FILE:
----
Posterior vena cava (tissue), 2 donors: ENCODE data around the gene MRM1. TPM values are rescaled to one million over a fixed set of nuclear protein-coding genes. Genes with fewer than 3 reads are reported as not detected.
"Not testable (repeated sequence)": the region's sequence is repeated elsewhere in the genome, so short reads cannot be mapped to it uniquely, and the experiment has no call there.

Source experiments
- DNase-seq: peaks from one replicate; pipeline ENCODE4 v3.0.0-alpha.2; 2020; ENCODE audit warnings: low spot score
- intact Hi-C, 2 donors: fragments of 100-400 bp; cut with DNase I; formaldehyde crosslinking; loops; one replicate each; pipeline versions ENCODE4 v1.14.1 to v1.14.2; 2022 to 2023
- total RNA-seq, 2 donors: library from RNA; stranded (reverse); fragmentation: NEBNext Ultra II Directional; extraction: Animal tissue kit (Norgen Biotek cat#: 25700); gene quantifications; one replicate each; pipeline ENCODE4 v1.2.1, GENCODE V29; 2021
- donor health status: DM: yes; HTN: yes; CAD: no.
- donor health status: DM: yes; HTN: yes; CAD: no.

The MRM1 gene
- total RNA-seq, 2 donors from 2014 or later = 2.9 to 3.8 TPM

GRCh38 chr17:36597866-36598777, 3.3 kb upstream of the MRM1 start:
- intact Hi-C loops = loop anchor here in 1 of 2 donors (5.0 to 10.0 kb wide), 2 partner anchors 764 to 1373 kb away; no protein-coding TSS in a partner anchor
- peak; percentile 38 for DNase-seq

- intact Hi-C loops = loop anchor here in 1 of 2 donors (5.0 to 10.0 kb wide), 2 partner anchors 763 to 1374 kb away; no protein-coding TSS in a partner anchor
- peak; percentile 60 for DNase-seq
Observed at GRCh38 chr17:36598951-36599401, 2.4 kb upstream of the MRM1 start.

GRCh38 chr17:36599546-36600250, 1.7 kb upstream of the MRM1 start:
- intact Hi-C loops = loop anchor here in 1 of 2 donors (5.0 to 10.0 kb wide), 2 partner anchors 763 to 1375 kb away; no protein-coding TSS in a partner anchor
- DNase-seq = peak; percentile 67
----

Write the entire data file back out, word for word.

Posterior vena cava (tissue), 2 donors: ENCODE data around the gene MRM1. TPM values are rescaled to one million over a fixed set of nuclear protein-coding genes. Genes with fewer than 3 reads are reported as not detected.
"Not testable (repeated sequence)": the region's sequence is repeated elsewhere in the genome, so short reads cannot be mapped to it uniquely, and the experiment has no call there.

Source experiments
- DNase-seq: peaks from one replicate; pipeline ENCODE4 v3.0.0-alpha.2; 2020; ENCODE audit warnings: low spot score
- intact Hi-C, 2 donors: fragments of 100-400 bp; cut with DNase I; formaldehyde crosslinking; loops; one replicate each; pipeline versions ENCODE4 v1.14.1 to v1.14.2; 2022 to 2023
- total RNA-seq, 2 donors: library from RNA; stranded (reverse); fragmentation: NEBNext Ultra II Directional; extraction: Animal tissue kit (Norgen Biotek cat#: 25700); gene quantifications; one replicate each; pipeline ENCODE4 v1.2.1, GENCODE V29; 2021
- donor health status: DM: yes; HTN: yes; CAD: no.
- donor health status: DM: yes; HTN: yes; CAD: no.

The MRM1 gene
- total RNA-seq, 2 donors from 2014 or later = 2.9 to 3.8 TPM

GRCh38 chr17:36597866-36598777, 3.3 kb upstream of the MRM1 start:
- intact Hi-C loops = loop anchor here in 1 of 2 donors (5.0 to 10.0 kb wide), 2 partner anchors 764 to 1373 kb away; no protein-coding TSS in a partner anchor
- peak; percentile 38 for DNase-seq

- intact Hi-C loops = loop anchor here in 1 of 2 donors (5.0 to 10.0 kb wide), 2 partner anchors 763 to 1374 kb away; no protein-coding TSS in a partner anchor
- peak; percentile 60 for DNase-seq
Observed at GRCh38 chr17:36598951-36599401, 2.4 kb upstream of the MRM1 start.

GRCh38 chr17:36599546-36600250, 1.7 kb upstream of the MRM1 start:
- intact Hi-C loops = loop anchor here in 1 of 2 donors (5.0 to 10.0 kb wide), 2 partner anchors 763 to 1375 kb away; no protein-coding TSS in a partner anchor
- DNase-seq = peak; percentile 67